In this court, I am somewhat puzzled by the majority's reluctance to apply a theory of unconscionability. In Bennett v. Fun & Fitness of Silver Hill, Inc., supra, we noted that "[a] contract may be unconscionable either because of the manner in which it was made or because of the substantive terms of the contract or, more frequently, because of a combination of both" (citing J. CALAMARI & J. PERILLO, CONTRACTS § 9-40, at 325 (2d ed. 1977)). We added "we do not understand . . . [the] decisions necessarily to require the presence of both elements to establish unconscionability; in an egregious situation one or the other may suffice." Bennett, supra, 434 A.2d at 480 n. 4. As to the manner of making a contract, we noted that it was important for the trial court to consider whether the seller identified and explained the contract, particularly those which might be viewed as unusual or unfair.[3] We also recognized that sales tactics were relevant whether there was a weaker bargaining position or lack of sophistication on the part of one party exploited by the other party. Id. at 481. Applying these considerations, I would find no difficulty in concluding that the trial court was correct in finding the manner of making this contract so egregious as to be unconscionable. Appellants have exploited an unequal bargaining power to obtain a $7,000 windfall knowing full well that the windfall would become a fait accompli. In my view, no second line of inquiry into the substantive terms of the contract is necessary. If the record shows that appellee's financial situation was such that she could not pay for the house, and that appellants, in inducing her to make a down payment and in taking over 1st and 2nd trusts for the same, knew this fact, the favorable or unfavorable terms of the contract are of no moment.

I am likewise puzzled by the majority's strong reliance on the established principle that it is a broker's duty to act solely for his principal's benefit. Here the broker was acting for his own benefit. I am, therefore, unimpressed by the majority rationale in attempting to distinguish cases which have held that special circumstances create a degree of fidelity owed by a broker to a *104 purchaser. Cf. Brown v. Coates, supra. In truth, such analysis, in painstakingly separating the concepts of duty and unconscionability does not recognize the underpinnings of these decisions that the fiduciary relationship operates to insure that the broker, by way of his superior position, cannot through devious and unfair practices, win the trust of an unsuspecting party and lull that party into taking a loss operating to the broker's benefit.

It is worth remembering that the common law recognizes that a realtor, in addition to the duties of loyalty and good faith he may owe to his principal, owes the public, including a prospective purchaser, the duty of fair dealing and honesty. See Funk v. Tifft, 515 F.2d 23 (9th Cir.1975); Ward v. Taggart, 51 Cal. 2d 736, 336 P.2d 534 (1959) (en banc); Harper v. Adametz, 142 Conn. 218, 113 A.2d 136 (1955); Quinn v. Phipps, 93 Fla. 805, 113 So. 419 (1927).[4]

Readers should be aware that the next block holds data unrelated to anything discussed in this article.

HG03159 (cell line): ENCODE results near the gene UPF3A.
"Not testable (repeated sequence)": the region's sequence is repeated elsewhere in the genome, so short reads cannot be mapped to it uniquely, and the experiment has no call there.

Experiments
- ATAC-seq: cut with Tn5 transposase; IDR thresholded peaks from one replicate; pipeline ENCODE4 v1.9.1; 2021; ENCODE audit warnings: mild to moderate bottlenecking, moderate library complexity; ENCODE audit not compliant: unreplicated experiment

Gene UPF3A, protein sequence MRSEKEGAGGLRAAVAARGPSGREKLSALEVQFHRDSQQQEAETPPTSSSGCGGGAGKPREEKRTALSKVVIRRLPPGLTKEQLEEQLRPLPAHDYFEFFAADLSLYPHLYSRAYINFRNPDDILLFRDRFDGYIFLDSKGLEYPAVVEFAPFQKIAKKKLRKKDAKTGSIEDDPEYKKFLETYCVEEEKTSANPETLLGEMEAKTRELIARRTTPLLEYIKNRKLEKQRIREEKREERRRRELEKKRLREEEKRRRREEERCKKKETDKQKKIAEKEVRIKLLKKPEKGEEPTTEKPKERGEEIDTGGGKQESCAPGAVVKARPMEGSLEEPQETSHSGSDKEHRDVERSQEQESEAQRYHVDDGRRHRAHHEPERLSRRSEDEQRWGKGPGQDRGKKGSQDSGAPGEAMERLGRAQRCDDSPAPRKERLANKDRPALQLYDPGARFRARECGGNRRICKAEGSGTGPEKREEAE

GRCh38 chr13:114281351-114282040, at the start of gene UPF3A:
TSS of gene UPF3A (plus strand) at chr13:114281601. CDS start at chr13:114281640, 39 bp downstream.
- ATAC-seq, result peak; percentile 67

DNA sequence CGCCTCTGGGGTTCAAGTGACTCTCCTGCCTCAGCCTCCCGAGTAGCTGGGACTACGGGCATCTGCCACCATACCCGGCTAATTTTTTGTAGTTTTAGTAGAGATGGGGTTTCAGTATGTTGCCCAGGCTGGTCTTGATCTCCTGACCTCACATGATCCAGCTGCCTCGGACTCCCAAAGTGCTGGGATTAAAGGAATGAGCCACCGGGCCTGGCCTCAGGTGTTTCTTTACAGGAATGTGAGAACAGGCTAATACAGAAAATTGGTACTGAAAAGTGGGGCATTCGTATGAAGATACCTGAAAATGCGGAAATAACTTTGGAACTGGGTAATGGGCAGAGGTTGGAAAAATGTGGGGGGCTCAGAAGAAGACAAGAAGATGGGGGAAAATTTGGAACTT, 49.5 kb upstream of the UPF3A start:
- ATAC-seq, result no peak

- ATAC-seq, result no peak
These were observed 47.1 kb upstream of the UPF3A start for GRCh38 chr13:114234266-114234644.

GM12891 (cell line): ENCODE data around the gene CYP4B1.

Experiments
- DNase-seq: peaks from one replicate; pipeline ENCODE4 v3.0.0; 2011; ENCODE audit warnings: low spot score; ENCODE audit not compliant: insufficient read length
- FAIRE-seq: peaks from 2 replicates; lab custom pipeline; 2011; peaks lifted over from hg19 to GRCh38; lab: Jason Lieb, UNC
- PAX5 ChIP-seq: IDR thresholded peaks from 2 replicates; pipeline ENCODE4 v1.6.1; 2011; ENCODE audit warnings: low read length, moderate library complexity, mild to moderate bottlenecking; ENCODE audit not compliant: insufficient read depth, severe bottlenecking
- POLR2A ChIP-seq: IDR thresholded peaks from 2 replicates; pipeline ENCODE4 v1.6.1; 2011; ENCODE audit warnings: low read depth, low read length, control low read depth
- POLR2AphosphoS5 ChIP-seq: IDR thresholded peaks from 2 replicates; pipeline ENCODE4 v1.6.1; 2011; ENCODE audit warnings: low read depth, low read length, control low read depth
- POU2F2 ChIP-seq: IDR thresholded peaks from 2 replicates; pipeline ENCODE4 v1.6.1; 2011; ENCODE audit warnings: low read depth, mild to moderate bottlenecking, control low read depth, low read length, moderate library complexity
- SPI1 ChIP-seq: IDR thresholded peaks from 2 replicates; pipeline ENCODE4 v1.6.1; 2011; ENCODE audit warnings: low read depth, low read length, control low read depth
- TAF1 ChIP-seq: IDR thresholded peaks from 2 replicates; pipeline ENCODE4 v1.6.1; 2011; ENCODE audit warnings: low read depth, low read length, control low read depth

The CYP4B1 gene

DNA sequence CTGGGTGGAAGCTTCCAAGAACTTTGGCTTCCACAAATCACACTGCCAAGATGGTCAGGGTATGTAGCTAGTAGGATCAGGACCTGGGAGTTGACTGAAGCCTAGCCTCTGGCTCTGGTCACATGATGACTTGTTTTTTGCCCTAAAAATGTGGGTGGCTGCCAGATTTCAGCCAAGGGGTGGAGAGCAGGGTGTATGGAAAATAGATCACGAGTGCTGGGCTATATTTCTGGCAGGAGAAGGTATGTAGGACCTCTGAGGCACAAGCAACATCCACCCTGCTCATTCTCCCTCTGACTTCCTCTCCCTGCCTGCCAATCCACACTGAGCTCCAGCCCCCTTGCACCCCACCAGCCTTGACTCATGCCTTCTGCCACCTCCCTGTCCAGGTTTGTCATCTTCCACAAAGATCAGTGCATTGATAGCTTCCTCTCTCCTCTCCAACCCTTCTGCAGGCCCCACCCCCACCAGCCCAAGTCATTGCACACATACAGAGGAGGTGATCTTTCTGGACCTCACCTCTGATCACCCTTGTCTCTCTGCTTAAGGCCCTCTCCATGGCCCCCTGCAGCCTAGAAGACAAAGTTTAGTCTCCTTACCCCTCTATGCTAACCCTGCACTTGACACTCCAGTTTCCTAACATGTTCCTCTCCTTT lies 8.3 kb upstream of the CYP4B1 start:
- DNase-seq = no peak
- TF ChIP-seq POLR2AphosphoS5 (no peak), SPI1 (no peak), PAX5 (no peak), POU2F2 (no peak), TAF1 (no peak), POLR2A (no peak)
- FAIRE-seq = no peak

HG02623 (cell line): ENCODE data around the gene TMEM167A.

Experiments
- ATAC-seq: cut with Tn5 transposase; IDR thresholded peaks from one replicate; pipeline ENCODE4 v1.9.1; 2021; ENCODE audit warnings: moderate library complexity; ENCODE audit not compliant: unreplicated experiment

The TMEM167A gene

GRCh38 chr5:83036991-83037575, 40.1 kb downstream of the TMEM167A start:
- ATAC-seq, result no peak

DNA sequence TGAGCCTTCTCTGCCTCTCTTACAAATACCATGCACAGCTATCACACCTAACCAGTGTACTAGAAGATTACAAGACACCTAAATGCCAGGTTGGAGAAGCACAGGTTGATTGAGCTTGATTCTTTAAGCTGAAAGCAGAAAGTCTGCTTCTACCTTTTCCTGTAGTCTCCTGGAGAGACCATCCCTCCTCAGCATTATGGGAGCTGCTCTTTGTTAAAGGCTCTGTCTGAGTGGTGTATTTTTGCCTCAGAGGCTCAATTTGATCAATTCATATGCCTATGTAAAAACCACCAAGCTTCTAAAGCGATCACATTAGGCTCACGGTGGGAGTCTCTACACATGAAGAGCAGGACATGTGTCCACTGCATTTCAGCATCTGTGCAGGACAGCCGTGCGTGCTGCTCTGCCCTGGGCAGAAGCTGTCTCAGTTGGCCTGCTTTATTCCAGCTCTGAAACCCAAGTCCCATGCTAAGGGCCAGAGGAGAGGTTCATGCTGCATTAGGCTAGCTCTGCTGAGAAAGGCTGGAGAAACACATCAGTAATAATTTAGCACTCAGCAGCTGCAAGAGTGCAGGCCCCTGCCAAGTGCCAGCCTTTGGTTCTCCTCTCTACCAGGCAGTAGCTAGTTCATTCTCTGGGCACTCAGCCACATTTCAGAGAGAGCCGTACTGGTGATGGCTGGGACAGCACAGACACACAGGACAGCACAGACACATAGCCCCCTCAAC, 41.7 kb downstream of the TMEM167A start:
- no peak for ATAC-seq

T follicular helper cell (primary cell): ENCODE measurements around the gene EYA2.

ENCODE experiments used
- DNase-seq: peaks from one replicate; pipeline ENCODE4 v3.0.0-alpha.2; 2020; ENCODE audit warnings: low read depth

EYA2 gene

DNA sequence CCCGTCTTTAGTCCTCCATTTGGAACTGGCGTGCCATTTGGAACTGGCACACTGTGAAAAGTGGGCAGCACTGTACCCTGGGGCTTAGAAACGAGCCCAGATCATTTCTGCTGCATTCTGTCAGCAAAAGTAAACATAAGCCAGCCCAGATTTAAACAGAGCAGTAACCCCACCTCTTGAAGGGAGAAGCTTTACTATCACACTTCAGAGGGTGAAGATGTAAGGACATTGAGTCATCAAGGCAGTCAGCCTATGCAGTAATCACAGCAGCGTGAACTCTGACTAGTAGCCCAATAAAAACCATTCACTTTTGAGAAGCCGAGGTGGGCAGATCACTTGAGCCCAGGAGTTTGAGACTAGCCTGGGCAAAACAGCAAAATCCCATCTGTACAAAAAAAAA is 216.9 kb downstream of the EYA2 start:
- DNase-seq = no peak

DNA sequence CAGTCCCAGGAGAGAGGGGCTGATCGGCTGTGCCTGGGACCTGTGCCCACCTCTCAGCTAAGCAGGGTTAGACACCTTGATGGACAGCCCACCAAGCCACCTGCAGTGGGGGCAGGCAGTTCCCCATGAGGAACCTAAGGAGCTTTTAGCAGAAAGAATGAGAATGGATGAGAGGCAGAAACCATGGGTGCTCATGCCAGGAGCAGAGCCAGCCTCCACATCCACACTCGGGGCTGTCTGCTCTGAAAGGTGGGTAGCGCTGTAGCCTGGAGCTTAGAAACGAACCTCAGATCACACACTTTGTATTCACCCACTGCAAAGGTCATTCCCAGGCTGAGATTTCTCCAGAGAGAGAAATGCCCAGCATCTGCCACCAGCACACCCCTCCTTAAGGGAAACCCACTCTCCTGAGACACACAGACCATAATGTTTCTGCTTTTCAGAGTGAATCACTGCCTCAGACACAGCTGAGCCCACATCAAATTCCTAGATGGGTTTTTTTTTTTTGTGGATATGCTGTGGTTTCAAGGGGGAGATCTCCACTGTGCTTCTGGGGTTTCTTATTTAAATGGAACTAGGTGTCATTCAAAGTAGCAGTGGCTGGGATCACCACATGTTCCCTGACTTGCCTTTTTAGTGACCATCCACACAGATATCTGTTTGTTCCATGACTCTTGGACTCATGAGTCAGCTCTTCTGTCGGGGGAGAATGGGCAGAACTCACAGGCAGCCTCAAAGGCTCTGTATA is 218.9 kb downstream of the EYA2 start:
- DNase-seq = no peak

Moreover, the general duty that a broker owes to the public is suggested in Brown v. Coates, supra where then-Circuit Judge Burger wrote:

Appellant was a licensed real estate broker. He held himself out to the public as a person in whom the public could place trust and confidence in real estate transactions. (Footnote omitted).

Id. 102 U.S.App.D.C. at 302, 253 F.2d at 38.

Factually, Brown involved an "exchange contract," where a broker induced homeowners to convey absolute title to their home to him, in exchange for a new home with the resulting effect that the homeowners lost all equity in the old house and were obligated to pay the full price for the new house. The circuit court had no difficulty in finding a fiduciary relationship arising out of the contract noting:

In this situation appellees had a right to rely on the competence, honesty and good faith of appellant, assured that he would guard their interests; conversely, appellant must be considered to have owed appellees a high degree of fidelity foremost being the obligation of fair dealing and full disclosure and the utmost protection of their interests in the transaction.


In my view, the instant case presents a situation analogous to that of Brown. Here, as in Brown, appellee was led to believe that the real estate broker, who conducted the entire transaction and held himself out as a broker, was looking out for her interests. In Brown, the inducement was fed by assurances leading the appellees to conclude that, in dealing with the broker, outside advice was not needed; in the instant case, the inducement was fed by assurances that appellee's wishes would be complied with, by exerting unusual time pressures, and remaining silent on critical matters, designed to keep what was even more of an unequal bargaining position (than in Brown), unequal. In both instances, it was the broker who in fact profited independently.